When the newsletter from our local co-op arrived in the mail in late May, I perused the list of classes, as I often do. There are usually one or two interesting classes, but I had never taken one.
But this time, I saw a rain barrel class scheduled for early June. The class would discuss the importance of capturing rain water, its uses and benefits, and how to go about capturing said water. After a one hour class, participants would go outside and make their own rain barrel. Well, maybe “modify” would be a better word than “make,” as the barrels were already sitting out in the yard waiting for us, but we did have to drill some holes and install some hardware.
The class was offered in three price brackets. I chose the highest-priced option, as that allowed me to have one of the oak barrels (the other two were plastic and butt-ugly). The oak barrels had formerly been used to store wine, so they had some burgundy stains on them and a bung hole where, previously, the delicious nectar had been transmitted. In fact,
Besides the hole for the rain water to enter, I also had to drill two holes on the side of the barrel; one for overflow, and one for the spigot. We were all instructed to be careful to drill in the center of a stave. Drilling a hole that straddles two staves, we were warned, could split the staves and cause leakage. I’m happy to report I successfully drilled in the center of a stave each time, which is more than I can say for some of my classmates. You can see the hole for the overflow spigot near my thumb in the photo at left.
After driving the barrel home (it just barely fit in the passenger side of my Cavalier; I had to lower the seat as far as possible), it sat in my garage for a couple weeks until I purchased and installed all the necessary parts for redirecting my gutter. If you read my last blog post, and the one before that, you’ll see that I’ve done quite a bit of traveling in the past month, so I worked on this project intermittently when I was at home.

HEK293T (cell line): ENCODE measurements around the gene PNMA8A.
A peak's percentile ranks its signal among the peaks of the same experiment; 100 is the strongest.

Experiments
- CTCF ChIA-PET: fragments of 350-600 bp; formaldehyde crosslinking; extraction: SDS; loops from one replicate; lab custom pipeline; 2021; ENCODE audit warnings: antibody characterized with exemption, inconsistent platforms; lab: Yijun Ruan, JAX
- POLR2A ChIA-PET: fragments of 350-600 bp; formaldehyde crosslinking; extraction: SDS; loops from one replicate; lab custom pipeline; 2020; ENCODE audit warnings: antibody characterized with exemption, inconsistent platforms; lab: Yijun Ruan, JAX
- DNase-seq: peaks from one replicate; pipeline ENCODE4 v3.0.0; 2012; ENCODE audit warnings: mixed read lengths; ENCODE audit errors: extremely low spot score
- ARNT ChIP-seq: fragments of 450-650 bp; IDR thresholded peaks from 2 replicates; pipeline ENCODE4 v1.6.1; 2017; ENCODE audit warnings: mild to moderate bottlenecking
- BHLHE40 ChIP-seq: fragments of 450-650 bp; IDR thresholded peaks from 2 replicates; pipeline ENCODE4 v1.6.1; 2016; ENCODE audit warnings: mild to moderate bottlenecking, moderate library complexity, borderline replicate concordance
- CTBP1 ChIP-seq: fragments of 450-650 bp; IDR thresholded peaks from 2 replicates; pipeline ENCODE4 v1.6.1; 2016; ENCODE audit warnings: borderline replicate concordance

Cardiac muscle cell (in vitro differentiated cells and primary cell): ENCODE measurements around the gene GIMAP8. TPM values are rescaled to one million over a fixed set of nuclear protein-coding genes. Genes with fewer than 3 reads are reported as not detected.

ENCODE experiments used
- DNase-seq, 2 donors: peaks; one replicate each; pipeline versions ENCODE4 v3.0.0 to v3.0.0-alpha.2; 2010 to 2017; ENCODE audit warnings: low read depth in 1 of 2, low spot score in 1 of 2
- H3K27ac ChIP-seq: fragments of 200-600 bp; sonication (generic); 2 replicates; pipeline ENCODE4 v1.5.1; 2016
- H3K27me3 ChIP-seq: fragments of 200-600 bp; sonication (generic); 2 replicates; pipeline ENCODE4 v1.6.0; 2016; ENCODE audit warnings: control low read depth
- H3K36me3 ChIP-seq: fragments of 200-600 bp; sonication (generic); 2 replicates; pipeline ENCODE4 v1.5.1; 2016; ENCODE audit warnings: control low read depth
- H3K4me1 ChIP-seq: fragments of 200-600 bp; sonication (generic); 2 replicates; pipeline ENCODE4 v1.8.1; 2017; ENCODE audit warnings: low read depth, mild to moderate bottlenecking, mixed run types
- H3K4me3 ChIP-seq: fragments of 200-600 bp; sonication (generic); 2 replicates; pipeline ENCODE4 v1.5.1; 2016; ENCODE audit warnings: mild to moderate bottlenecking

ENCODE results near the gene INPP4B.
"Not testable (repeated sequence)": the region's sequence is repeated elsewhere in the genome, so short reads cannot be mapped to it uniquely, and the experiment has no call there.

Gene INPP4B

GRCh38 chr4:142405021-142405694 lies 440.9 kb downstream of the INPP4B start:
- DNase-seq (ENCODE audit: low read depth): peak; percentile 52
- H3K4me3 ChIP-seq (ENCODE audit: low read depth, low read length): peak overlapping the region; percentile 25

I wanted that for two reasons: 1) The barrel needs to be stored in the garage in the winter, but since there’s still the possibility of rain (and melting snow) during any month, I wanted this water to still be shunted away from my house, and not come pouring down in a big, muddy mess right by my foundation. And, 2) my house narrows right near the downspout, and I thought this alcove would create a perfect spot for the barrel to tuck into, but I’d have to wrap the gutter around this corner.
In this photo at left, you can see the fruits of my labor. The gutter travels down the side of the house like it always did, but then it splits in two with the diverter. The split going to the left simply curves back in and then goes straight down like it did before. The split to the right, meanwhile, follows around the two corners of the house and then spits out directly above the barrel. The silver lever in the diverter allows me to select the path I wish the water to follow. In the winter, when I remove the barrel, I will switch the diverter to allow the water to travel straight down.
In this photo you can also see the overflow tube (lower right), which is attached to the top spigot and follows along the side of the house for about five feet until it comes to a rock garden, where I have it covered by rocks, and then spits out into my yard just in front of a stone wall.
These two photos feature the latest model of Zimmerman filling her watering can to go water the rose bushes. As you can see, it’s so easy, even a two-year old can do it. (Well, an above-average two-year old can do it, at any rate.)
The act of filling a watering can is very enjoyable, evidently, and Isla can hardly resist sticking her hand into the can as it fills, even though she really should be focusing on turning off the spigot before the can overflows.
The first time she and her brother used the barrel, I saw her drinking from her watering can.
“Isla! Don’t drink that water,” I said, “It’s dirty.”
“But it smells like beer,” she said, noting the wine-aroma that is still subtely present even a month after drilling holes and filling it with water.